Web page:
Trump accuses Obama of rigging Russia investigation

The president also praised Putin and told Hannity that the Mueller probe is hurting U.S.-Russia relations.

President Donald Trump during an interview with Sean Hannity. (Screengrab via Fox News)
President Donald Trump during an interview with Sean Hannity. (Screengrab via Fox News)

President Trump accused his predecessor, President Obama, of rigging the ongoing Russia investigation against him and instructing an FBI agent to carry out the task, during an interview with Fox News’ Sean Hannity Monday night.

FBI agent Peter Strzok, a former member of Special Counsel Robert Mueller’s Russia investigation team, has long been a target of conservatives, who claim his previous anti-Trump texts to a colleague with whom he was having an affair prove the Russia investigation is nothing more than a political witch-hunt. Trump has repeatedly echoed those claims, suggesting Strzok wanted to prevent him from winning the presidency and that the investigation is baseless, despite the numerous indictments Mueller’s team has handed down over the past year.

On Monday night, following his diplomatic summit with Russian President Vladimir Putin in Helsinki, Finland, Trump took things a step further by implying his predecessor had directly ordered Strzok to rig the investigation against him.

After calling Strzok “a disgrace to our country,” Trump added, “You have to find out — who did Peter Strzok report to? Because it was James Comey and it was (former FBI Deputy Director Andrew) McCabe, but it was also probably Obama. If you think that Obama didn’t know what was going on….”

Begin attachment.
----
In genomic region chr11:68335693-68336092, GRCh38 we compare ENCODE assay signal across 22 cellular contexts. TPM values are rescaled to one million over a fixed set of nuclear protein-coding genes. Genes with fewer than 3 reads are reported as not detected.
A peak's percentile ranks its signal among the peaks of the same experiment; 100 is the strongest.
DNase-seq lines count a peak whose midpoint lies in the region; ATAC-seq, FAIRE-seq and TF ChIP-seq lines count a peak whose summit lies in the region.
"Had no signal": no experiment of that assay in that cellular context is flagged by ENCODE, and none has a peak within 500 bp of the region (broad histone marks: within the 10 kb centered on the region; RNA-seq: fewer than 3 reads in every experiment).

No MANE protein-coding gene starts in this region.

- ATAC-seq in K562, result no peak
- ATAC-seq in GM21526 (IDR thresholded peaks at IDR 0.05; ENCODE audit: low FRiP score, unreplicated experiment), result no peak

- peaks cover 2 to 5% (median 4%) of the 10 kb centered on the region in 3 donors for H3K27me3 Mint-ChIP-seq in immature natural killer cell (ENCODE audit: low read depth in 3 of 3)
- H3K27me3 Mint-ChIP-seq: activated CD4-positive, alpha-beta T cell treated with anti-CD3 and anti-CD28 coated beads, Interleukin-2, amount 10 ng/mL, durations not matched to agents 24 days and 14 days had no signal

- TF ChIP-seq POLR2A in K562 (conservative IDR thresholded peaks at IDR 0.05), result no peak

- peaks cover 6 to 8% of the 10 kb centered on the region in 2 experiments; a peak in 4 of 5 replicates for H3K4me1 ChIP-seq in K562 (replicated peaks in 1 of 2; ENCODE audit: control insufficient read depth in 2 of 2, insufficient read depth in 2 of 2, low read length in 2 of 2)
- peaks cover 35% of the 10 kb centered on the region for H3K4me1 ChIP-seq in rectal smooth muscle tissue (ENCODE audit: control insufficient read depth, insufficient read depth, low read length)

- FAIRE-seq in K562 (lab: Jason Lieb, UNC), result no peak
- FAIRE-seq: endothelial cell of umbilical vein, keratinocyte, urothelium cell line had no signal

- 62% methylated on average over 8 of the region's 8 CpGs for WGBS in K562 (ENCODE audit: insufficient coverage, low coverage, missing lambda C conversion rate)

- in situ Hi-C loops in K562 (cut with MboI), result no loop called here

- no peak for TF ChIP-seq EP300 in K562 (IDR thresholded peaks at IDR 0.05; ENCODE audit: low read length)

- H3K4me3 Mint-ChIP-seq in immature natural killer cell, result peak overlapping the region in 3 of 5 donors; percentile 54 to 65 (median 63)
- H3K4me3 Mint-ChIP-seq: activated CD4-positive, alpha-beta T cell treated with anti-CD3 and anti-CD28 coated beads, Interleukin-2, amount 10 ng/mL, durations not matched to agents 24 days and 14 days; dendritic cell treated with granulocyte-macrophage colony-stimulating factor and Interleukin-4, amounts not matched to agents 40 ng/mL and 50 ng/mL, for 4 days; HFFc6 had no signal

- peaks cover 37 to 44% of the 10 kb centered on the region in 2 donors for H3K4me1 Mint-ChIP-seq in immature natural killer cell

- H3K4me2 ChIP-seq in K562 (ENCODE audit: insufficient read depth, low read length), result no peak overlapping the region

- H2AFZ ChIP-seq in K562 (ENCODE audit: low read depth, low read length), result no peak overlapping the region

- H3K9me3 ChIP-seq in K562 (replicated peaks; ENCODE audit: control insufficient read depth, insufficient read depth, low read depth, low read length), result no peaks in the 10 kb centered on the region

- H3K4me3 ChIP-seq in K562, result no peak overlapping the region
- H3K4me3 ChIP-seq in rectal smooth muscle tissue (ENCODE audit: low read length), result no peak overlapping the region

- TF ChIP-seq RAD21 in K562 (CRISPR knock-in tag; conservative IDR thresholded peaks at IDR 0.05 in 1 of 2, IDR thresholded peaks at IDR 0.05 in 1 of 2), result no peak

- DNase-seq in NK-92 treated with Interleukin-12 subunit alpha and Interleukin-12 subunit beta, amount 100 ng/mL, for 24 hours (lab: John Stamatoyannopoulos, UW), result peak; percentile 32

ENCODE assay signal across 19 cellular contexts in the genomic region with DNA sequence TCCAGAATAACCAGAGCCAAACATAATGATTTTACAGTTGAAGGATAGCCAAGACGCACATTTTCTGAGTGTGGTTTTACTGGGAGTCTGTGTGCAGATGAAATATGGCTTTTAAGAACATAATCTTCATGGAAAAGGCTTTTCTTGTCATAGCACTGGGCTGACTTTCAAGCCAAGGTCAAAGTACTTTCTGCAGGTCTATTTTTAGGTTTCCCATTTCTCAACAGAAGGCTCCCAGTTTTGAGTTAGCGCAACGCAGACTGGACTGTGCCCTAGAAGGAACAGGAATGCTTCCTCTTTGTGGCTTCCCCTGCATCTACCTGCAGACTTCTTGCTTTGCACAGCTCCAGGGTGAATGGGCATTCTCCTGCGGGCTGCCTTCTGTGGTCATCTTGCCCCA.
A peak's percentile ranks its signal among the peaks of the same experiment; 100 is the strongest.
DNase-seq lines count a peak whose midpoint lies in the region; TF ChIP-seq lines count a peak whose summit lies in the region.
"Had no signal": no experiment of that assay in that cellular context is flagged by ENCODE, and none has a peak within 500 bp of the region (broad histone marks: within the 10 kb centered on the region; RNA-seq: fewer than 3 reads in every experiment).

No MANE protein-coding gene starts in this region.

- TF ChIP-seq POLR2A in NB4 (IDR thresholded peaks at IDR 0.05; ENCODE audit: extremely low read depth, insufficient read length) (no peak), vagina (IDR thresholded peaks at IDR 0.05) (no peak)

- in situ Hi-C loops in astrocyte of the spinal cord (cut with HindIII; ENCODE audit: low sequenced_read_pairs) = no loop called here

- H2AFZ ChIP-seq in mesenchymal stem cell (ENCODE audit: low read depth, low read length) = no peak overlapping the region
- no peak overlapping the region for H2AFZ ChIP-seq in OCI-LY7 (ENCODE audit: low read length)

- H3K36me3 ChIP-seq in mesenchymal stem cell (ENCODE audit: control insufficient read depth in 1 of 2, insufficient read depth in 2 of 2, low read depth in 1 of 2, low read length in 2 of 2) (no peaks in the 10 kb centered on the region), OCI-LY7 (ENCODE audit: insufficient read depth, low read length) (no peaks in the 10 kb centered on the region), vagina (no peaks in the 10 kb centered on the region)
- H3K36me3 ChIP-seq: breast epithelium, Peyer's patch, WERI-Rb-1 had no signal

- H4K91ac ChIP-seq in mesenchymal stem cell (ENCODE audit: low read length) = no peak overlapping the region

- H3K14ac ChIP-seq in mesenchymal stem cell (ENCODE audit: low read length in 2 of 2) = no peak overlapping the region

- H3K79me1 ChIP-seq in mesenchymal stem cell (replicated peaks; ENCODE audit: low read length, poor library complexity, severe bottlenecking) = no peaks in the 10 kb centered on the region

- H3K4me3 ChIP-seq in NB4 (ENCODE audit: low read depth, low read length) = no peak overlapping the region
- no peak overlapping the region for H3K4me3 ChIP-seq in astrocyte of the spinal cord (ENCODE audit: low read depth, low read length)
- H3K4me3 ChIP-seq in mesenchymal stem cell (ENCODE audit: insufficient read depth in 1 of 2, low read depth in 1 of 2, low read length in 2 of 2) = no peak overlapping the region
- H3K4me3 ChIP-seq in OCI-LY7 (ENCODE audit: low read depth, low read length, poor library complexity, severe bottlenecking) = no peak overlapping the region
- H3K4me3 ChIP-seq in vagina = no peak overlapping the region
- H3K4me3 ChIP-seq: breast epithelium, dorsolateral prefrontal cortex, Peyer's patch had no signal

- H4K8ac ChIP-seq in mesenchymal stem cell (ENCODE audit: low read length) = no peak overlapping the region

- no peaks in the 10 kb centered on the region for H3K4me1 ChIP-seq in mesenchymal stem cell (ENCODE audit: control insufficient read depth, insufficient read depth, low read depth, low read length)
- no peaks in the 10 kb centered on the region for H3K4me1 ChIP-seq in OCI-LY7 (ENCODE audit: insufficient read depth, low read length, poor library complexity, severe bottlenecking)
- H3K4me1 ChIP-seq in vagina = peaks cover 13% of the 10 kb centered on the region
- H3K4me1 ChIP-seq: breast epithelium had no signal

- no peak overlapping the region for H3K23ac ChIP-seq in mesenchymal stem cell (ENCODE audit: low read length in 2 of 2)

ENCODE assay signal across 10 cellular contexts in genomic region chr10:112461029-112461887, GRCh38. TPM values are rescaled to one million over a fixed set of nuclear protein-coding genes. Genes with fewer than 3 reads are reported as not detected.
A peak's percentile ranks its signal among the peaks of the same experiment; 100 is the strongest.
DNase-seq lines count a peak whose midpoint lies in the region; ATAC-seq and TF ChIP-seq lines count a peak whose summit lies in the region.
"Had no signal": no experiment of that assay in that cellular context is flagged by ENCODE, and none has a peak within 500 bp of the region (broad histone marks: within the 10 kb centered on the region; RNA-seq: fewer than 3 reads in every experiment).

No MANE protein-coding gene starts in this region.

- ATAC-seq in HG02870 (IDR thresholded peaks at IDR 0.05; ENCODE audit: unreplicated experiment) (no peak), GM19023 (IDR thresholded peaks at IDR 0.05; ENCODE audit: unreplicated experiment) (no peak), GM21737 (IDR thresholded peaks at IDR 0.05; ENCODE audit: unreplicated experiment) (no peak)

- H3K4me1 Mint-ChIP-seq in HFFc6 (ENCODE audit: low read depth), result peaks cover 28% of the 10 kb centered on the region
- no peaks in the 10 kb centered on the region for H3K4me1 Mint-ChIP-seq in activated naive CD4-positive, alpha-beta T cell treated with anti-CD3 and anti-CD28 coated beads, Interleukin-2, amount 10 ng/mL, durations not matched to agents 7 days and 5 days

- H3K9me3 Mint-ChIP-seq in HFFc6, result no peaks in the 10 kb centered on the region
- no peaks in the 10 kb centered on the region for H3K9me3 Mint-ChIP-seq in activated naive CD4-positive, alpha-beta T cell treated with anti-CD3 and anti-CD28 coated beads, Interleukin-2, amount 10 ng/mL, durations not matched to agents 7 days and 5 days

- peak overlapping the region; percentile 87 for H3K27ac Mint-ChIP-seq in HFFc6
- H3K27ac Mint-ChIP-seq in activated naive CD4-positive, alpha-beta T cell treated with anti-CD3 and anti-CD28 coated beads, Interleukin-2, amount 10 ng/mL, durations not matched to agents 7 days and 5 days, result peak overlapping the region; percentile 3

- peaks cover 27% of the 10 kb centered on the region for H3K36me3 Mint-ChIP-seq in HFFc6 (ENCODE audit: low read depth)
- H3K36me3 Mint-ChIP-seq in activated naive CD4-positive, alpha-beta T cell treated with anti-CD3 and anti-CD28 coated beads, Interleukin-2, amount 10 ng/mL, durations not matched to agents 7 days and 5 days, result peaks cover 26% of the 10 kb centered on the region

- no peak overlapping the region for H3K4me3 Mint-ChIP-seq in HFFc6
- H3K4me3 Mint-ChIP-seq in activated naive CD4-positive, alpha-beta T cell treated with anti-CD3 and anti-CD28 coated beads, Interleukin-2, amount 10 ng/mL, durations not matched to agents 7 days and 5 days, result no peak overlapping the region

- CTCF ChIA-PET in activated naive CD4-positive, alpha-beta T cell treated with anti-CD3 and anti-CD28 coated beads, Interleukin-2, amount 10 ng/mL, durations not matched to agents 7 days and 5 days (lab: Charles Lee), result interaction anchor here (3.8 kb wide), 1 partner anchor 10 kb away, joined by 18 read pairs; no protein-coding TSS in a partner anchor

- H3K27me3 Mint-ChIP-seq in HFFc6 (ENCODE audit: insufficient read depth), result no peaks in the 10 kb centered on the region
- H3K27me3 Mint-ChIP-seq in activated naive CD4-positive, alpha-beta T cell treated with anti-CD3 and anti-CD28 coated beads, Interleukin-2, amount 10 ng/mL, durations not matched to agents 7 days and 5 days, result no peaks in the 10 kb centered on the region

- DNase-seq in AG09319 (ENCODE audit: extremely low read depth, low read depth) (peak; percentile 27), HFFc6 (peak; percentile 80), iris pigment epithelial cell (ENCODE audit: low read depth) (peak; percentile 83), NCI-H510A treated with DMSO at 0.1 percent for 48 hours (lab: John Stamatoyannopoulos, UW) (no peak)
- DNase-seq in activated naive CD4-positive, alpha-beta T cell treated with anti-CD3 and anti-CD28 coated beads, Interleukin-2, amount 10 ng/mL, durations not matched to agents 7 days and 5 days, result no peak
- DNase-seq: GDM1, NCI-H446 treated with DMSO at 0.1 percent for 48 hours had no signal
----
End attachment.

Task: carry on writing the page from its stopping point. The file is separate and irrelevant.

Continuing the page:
Trump offered no evidence to back that claim, appearing to make it up on the spot.

Trump previously accused Obama of spying on him, suggesting in March last year that the former president had wiretapped his offices in Trump Tower during the 2016 election — a claim that was later debunked by the Justice Department.


Trump had kinder words for Putin, who he praised as “very, very strong.” He then paraphrased Putin’s comments describing Mueller’s investigation as a “phony witch hunt,” saying the Russian president had told him it was preventing them from striking any deals, such as the “safety of nuclear.”

“President Putin said, one of the early things he said when we started, he said it’s really a shame because we could do so much good, whether it is humanitarian aid throughout the Middle East, whether it’s not just Syria, so many different things. The safety of nuclear, which ultimately, there is nothing bigger and more important,” he said. “And they drove a phony wedge, just a phony witch hunt, a rigged deal with guys like Peter Strzok and Comey and McCabe. The whole group. And you can imagine who else. It’s a real shame.”

Trump also said Putin was angry to hear about salacious allegations from the Steele dossier, which Russia’s president claimed were not true.

“It makes him angry when he sees it,” he said. “You know it’s very interesting — you look at what’s happening, you look at what — that whole thing. He understood it. And he was — I don’t know if you could see it — he was incensed even talking about it.”


Trump seized the moment to once again publicize Putin’s offer to help “analyze” U.S. intelligence on 12 GRU officers — Russian military intelligence — who Mueller indicted Friday for their alleged roles in hacking the DNC and DCCC servers, as well as the email accounts of Hillary Clinton campaign staffers.

“He’s willing to take those 12 people, there is no extradition,” Trump said. “But he is willing to let Robert Mueller’s people go over there and bring a big investigation of those people, working together with the Russian investigators.”

Monday’s interview was recorded shortly after Trump’s disastrous joint press conference with the Russian leader, who the U.S. intelligence community has “assessed with high confidence” directed a covert attack on the 2016 American election to help Trump.

Despite the intelligence community’s assessment, Trump has continued to downplay the threat Russia and Putin pose, choosing instead to paint his friendly relationship with the autocratic leader as diplomatic bridge-building.